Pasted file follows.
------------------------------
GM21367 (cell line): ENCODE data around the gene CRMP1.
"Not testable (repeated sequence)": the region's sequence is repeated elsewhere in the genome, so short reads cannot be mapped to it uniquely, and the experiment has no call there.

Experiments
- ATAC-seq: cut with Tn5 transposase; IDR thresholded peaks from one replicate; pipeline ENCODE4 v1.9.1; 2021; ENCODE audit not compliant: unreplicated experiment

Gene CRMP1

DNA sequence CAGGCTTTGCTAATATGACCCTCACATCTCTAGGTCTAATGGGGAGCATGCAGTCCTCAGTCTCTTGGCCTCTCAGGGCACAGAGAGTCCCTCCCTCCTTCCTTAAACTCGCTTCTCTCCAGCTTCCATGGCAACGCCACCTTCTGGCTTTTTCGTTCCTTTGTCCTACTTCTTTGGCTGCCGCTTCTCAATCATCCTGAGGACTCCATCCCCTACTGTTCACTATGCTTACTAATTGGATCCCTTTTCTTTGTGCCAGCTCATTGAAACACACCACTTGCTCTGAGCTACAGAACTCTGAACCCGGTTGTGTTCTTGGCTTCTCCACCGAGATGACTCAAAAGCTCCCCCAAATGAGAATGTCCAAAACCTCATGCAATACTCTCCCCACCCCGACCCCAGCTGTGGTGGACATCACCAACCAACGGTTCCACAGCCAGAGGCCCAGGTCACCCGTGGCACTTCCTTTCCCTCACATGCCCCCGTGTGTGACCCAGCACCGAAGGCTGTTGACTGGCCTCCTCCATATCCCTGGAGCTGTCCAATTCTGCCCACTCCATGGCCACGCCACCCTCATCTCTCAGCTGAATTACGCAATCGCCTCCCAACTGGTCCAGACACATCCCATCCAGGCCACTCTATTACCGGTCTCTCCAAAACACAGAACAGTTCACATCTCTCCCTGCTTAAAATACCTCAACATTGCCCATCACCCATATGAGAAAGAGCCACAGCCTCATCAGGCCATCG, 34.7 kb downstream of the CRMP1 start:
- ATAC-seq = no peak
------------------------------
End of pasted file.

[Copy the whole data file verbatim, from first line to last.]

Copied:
GM21367 (cell line): ENCODE data around the gene CRMP1.
"Not testable (repeated sequence)": the region's sequence is repeated elsewhere in the genome, so short reads cannot be mapped to it uniquely, and the experiment has no call there.

Experiments
- ATAC-seq: cut with Tn5 transposase; IDR thresholded peaks from one replicate; pipeline ENCODE4 v1.9.1; 2021; ENCODE audit not compliant: unreplicated experiment

Gene CRMP1

DNA sequence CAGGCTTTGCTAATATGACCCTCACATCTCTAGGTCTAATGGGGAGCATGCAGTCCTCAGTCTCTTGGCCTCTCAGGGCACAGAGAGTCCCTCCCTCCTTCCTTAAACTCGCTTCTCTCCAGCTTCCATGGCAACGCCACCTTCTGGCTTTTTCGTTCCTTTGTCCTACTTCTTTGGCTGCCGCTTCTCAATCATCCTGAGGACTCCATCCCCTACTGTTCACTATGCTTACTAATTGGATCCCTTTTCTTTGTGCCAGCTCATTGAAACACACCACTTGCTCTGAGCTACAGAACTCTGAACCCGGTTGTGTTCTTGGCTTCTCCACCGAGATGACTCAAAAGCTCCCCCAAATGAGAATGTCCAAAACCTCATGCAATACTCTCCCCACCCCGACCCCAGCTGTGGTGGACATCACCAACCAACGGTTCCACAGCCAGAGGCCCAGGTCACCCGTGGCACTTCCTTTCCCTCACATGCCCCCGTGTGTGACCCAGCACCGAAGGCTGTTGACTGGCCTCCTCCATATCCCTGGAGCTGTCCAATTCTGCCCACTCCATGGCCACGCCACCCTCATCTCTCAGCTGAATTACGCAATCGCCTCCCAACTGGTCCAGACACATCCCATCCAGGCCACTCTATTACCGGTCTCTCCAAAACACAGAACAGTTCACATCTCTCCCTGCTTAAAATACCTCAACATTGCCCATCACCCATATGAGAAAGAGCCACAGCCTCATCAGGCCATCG, 34.7 kb downstream of the CRMP1 start:
- ATAC-seq = no peak